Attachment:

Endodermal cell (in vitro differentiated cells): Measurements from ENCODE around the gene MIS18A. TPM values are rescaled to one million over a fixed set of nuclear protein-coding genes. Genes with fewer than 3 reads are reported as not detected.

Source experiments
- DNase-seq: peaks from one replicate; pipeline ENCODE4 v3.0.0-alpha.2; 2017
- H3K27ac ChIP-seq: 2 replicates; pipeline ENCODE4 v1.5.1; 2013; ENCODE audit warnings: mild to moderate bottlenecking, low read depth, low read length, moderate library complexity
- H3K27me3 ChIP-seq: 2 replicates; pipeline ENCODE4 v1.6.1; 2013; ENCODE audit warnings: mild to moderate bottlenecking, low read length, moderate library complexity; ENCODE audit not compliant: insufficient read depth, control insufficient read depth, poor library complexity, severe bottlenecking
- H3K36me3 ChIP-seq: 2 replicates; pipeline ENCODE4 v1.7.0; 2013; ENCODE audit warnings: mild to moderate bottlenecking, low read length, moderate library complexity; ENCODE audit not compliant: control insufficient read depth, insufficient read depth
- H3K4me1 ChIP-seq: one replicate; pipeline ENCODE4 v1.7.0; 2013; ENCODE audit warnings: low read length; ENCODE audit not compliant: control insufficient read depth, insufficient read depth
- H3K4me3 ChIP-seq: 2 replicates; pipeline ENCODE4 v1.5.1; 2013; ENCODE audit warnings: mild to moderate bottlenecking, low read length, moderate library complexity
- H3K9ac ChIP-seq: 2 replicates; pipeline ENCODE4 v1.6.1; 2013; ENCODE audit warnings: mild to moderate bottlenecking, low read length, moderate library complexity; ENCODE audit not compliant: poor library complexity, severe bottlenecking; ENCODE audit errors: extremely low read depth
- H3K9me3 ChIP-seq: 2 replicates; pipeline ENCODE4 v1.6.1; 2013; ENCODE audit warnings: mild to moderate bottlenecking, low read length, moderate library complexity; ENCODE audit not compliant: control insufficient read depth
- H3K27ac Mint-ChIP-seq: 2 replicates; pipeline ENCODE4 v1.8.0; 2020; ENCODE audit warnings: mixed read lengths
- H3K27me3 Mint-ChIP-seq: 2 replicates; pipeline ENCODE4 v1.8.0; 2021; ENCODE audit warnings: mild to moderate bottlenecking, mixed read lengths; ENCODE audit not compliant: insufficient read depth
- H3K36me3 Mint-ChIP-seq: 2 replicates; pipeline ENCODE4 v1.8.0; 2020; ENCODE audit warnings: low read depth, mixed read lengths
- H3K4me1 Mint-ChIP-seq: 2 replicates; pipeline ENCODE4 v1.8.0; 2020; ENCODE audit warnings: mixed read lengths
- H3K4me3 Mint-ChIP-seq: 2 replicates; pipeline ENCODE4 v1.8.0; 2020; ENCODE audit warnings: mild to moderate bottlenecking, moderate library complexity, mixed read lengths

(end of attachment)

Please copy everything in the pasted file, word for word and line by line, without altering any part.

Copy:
Endodermal cell (in vitro differentiated cells): Measurements from ENCODE around the gene MIS18A. TPM values are rescaled to one million over a fixed set of nuclear protein-coding genes. Genes with fewer than 3 reads are reported as not detected.

Source experiments
- DNase-seq: peaks from one replicate; pipeline ENCODE4 v3.0.0-alpha.2; 2017
- H3K27ac ChIP-seq: 2 replicates; pipeline ENCODE4 v1.5.1; 2013; ENCODE audit warnings: mild to moderate bottlenecking, low read depth, low read length, moderate library complexity
- H3K27me3 ChIP-seq: 2 replicates; pipeline ENCODE4 v1.6.1; 2013; ENCODE audit warnings: mild to moderate bottlenecking, low read length, moderate library complexity; ENCODE audit not compliant: insufficient read depth, control insufficient read depth, poor library complexity, severe bottlenecking
- H3K36me3 ChIP-seq: 2 replicates; pipeline ENCODE4 v1.7.0; 2013; ENCODE audit warnings: mild to moderate bottlenecking, low read length, moderate library complexity; ENCODE audit not compliant: control insufficient read depth, insufficient read depth
- H3K4me1 ChIP-seq: one replicate; pipeline ENCODE4 v1.7.0; 2013; ENCODE audit warnings: low read length; ENCODE audit not compliant: control insufficient read depth, insufficient read depth
- H3K4me3 ChIP-seq: 2 replicates; pipeline ENCODE4 v1.5.1; 2013; ENCODE audit warnings: mild to moderate bottlenecking, low read length, moderate library complexity
- H3K9ac ChIP-seq: 2 replicates; pipeline ENCODE4 v1.6.1; 2013; ENCODE audit warnings: mild to moderate bottlenecking, low read length, moderate library complexity; ENCODE audit not compliant: poor library complexity, severe bottlenecking; ENCODE audit errors: extremely low read depth
- H3K9me3 ChIP-seq: 2 replicates; pipeline ENCODE4 v1.6.1; 2013; ENCODE audit warnings: mild to moderate bottlenecking, low read length, moderate library complexity; ENCODE audit not compliant: control insufficient read depth
- H3K27ac Mint-ChIP-seq: 2 replicates; pipeline ENCODE4 v1.8.0; 2020; ENCODE audit warnings: mixed read lengths
- H3K27me3 Mint-ChIP-seq: 2 replicates; pipeline ENCODE4 v1.8.0; 2021; ENCODE audit warnings: mild to moderate bottlenecking, mixed read lengths; ENCODE audit not compliant: insufficient read depth
- H3K36me3 Mint-ChIP-seq: 2 replicates; pipeline ENCODE4 v1.8.0; 2020; ENCODE audit warnings: low read depth, mixed read lengths
- H3K4me1 Mint-ChIP-seq: 2 replicates; pipeline ENCODE4 v1.8.0; 2020; ENCODE audit warnings: mixed read lengths
- H3K4me3 Mint-ChIP-seq: 2 replicates; pipeline ENCODE4 v1.8.0; 2020; ENCODE audit warnings: mild to moderate bottlenecking, moderate library complexity, mixed read lengths